Physician Quality Incentive Payments On the Rise
Physicians are participating in Medicare pay-for-reporting programs in growing numbers, according to the 2009 Physician Quality Reporting System and e-Prescribing Experience Report from the Centers for Medicare & Medicaid Services.
More than 119,800 physicians and other eligible professionals received incentive payments totaling more than $234 million in 2009—well above the $92.4 million and $36 million paid in 2008 and 2007, respectively, for the physician quality program. Under the e-prescribing incentive program, CMS paid $148 million to 48,354 physicians and other eligible professionals in 2009, the first payment year for that program.
Participation in the physician quality reporting system is optional, but has increased by 50% each year, the report shows. The number of quality measures increased from 55 in 2007 to 74 in 2009 and now stand at 194.
The measures capture evidence-based practices that are shown to improve patient outcomes, such as providing preventive services, taking steps to reduce health care disparities, planning care for patients with chronic conditions to keep them healthy for as long as possible and integrating health information technology solutions into care delivery. Not all of the measures apply to all physicians.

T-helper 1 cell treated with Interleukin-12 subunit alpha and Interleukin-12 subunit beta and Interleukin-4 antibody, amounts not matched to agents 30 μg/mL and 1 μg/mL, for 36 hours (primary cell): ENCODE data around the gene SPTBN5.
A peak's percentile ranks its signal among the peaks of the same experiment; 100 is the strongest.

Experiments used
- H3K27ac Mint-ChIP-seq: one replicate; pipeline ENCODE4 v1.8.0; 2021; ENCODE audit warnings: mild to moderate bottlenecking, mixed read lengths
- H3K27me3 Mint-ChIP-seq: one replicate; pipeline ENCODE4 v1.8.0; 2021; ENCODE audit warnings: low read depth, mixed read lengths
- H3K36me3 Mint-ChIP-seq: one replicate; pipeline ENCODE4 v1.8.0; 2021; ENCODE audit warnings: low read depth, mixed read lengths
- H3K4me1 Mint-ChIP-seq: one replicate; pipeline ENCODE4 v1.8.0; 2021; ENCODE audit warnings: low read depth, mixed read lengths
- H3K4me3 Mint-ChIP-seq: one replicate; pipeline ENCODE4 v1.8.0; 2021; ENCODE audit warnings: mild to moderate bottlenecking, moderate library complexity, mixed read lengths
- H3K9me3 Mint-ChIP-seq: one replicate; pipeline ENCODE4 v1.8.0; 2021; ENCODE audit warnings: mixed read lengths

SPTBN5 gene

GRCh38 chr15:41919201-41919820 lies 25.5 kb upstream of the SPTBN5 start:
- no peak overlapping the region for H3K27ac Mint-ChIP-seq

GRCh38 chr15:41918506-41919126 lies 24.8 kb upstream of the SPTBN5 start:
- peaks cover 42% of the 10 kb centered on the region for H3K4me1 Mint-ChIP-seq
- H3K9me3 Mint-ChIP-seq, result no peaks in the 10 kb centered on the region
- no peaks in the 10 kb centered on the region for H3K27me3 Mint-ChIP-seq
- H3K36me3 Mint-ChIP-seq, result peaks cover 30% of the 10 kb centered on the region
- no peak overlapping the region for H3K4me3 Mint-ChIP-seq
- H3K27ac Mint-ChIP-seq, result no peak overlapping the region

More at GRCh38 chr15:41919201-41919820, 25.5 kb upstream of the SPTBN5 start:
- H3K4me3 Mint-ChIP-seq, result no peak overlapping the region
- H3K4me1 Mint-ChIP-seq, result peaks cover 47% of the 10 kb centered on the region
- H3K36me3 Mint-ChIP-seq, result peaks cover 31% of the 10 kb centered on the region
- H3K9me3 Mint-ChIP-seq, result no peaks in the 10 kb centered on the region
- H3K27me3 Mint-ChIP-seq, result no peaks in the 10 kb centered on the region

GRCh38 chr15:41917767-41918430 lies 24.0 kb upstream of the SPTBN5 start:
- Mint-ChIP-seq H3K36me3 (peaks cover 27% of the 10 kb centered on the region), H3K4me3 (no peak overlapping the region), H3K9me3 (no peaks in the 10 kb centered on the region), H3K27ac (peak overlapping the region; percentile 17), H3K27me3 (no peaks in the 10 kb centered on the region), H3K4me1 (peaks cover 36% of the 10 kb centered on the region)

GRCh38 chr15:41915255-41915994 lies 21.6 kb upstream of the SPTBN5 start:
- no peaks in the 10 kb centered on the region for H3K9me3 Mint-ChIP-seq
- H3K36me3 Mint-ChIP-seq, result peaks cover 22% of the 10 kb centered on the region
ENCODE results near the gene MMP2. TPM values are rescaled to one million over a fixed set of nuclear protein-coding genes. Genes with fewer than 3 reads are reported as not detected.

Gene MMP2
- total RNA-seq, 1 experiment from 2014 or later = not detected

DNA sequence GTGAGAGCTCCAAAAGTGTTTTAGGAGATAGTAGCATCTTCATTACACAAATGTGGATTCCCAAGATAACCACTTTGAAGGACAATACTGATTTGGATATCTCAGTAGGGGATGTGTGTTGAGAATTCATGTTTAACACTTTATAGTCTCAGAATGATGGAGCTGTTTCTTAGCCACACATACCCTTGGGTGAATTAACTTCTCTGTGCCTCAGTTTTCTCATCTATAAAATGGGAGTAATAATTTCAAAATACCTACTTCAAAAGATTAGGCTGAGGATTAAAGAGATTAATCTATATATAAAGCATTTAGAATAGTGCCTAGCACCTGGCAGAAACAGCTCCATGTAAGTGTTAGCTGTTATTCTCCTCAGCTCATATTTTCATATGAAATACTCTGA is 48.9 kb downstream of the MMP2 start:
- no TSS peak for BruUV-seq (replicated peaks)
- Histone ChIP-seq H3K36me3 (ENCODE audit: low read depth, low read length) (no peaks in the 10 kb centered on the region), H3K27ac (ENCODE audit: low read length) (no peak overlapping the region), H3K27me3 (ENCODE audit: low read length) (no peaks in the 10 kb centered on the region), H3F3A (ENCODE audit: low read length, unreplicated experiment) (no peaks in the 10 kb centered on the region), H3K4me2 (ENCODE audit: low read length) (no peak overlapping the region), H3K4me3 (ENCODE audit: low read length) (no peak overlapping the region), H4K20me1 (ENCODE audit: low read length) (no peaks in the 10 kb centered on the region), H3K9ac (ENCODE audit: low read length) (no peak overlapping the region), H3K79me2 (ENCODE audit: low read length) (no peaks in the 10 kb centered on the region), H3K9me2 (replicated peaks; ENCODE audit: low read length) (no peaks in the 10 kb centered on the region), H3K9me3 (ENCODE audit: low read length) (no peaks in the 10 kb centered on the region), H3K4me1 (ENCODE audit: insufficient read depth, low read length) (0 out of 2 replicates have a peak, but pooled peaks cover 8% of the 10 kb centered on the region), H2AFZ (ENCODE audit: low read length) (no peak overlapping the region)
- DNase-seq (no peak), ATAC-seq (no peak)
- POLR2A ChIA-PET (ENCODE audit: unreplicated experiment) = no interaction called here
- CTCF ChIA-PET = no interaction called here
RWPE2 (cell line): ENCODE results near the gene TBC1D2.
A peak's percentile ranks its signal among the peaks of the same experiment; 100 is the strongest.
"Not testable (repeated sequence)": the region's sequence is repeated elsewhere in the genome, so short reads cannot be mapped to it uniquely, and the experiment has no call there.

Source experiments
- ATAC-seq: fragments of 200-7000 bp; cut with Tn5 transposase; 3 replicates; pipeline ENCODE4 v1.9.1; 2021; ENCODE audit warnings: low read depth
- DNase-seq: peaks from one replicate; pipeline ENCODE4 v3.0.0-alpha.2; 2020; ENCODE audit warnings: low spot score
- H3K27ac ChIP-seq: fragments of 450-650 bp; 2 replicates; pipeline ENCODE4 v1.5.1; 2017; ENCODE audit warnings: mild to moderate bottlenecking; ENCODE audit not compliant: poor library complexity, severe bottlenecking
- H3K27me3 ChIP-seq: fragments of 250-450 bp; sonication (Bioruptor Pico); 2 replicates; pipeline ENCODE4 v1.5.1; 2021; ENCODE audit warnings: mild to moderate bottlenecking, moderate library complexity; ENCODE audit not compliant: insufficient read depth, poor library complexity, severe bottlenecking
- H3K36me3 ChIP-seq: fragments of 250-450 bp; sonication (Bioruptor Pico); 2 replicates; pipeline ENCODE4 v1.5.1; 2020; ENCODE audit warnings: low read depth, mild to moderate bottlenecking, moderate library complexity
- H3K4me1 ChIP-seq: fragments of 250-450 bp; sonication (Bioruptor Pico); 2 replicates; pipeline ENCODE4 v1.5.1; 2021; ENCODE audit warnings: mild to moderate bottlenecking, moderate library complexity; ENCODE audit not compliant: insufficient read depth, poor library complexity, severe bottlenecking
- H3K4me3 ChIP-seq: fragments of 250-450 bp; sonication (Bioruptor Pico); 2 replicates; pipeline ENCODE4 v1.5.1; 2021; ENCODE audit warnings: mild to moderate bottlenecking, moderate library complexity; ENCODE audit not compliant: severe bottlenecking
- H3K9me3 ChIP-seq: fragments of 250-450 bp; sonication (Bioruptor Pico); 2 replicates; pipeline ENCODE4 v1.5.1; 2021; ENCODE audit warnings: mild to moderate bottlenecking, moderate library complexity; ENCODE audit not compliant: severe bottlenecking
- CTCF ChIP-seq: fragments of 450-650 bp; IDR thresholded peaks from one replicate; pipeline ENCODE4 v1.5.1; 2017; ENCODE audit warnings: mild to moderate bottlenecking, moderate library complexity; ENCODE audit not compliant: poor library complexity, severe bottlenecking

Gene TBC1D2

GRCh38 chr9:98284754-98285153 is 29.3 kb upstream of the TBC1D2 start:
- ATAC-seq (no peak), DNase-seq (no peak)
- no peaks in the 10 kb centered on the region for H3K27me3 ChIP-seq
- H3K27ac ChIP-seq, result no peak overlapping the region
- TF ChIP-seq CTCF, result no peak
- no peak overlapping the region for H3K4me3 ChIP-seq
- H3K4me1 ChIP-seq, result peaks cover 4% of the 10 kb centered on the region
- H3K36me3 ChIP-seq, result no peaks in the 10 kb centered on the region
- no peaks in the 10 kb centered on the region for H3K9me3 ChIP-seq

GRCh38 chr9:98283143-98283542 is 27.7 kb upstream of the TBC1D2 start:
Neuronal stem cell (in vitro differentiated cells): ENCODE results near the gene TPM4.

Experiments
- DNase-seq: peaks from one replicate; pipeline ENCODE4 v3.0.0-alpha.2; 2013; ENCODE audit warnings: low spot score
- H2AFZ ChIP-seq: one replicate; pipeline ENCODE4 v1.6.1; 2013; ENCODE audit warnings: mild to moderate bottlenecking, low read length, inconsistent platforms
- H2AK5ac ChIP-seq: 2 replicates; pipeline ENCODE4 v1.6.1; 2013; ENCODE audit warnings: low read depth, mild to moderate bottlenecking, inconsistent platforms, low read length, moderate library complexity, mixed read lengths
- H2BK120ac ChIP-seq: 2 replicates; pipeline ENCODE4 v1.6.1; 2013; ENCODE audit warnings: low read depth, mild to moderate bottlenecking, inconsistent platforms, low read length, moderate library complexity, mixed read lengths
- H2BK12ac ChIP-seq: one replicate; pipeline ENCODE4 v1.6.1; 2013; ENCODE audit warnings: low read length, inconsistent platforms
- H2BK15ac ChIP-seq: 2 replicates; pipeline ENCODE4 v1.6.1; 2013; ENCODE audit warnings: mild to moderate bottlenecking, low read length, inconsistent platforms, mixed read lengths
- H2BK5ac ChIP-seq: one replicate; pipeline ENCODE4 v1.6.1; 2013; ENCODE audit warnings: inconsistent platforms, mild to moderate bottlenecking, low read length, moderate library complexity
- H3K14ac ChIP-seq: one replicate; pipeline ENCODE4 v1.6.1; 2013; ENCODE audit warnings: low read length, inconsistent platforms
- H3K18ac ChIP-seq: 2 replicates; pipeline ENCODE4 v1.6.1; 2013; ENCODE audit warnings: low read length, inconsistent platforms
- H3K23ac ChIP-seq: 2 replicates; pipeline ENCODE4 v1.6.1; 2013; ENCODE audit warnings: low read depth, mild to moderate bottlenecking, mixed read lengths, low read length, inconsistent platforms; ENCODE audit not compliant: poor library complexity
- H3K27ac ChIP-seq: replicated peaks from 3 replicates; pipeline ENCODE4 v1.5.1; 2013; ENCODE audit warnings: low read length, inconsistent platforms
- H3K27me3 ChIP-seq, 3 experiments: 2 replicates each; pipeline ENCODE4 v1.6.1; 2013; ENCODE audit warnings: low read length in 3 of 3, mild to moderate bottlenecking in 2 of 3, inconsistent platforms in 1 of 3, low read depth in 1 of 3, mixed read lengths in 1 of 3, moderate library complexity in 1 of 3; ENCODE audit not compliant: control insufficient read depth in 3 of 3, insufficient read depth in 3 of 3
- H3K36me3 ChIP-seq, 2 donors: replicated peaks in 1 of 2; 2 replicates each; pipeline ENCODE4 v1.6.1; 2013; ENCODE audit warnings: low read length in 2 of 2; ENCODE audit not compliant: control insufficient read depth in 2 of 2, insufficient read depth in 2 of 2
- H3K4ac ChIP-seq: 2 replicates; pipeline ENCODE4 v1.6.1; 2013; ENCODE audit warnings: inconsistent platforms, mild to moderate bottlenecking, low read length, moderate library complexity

For doctors, much of the data represents clinical performance measures, for example, asthma assessment, melanoma counseling on self-examination, blood pressure management for patients with chronic kidney disease, and assessment of mental status for community-acquired bacterial pneumonia.
The e-prescribing incentive program has one quality measure: HIT-adoption/use of e-prescribing.
Physicians and electronic prescribers who satisfactorily reported data on the quality measures earned an incentive payment equal to 2% of their total estimated allowed charges for covered professional services under Medicare Part B. The average incentive was $2,000 per professional and $18,525 per medical practice for the physician program; for the e-prescribing program the average bonus payment was $3,000 per eligible professional and $14,501 per practice. Payments were received in the fall of 2010.
The three specialties accounting for the largest portion of the total incentive amount of $234 million were emergency medicine (11.9%), cardiology (11.6%) and ophthalmology (11.5%).
- As Medicare Advantage Cuts Loom, Disagreement Over Program's Stability
- Doctors Feel Pressure to Accept Risk-based Reimbursement
- Surgical Checklists Unused in 10% of Hospitals, CMS Data Shows
- Centralizing the Revenue Cycle Protects the Bottom Line
- CA Fines 8 Hospitals for Medical Errors
- A Fresh Look at End-of-Life Care
- 3 in 4 Patients Want E-mail Consultations
- Heart Attack Patient Costs Skyrocket Beyond 30 Days
- ACGME Chief Sees 'Huge' Risk of Error in Proposed Assistant Physician Licensure
- 3 Insider Tips on Cutting Costs without Strangling Growth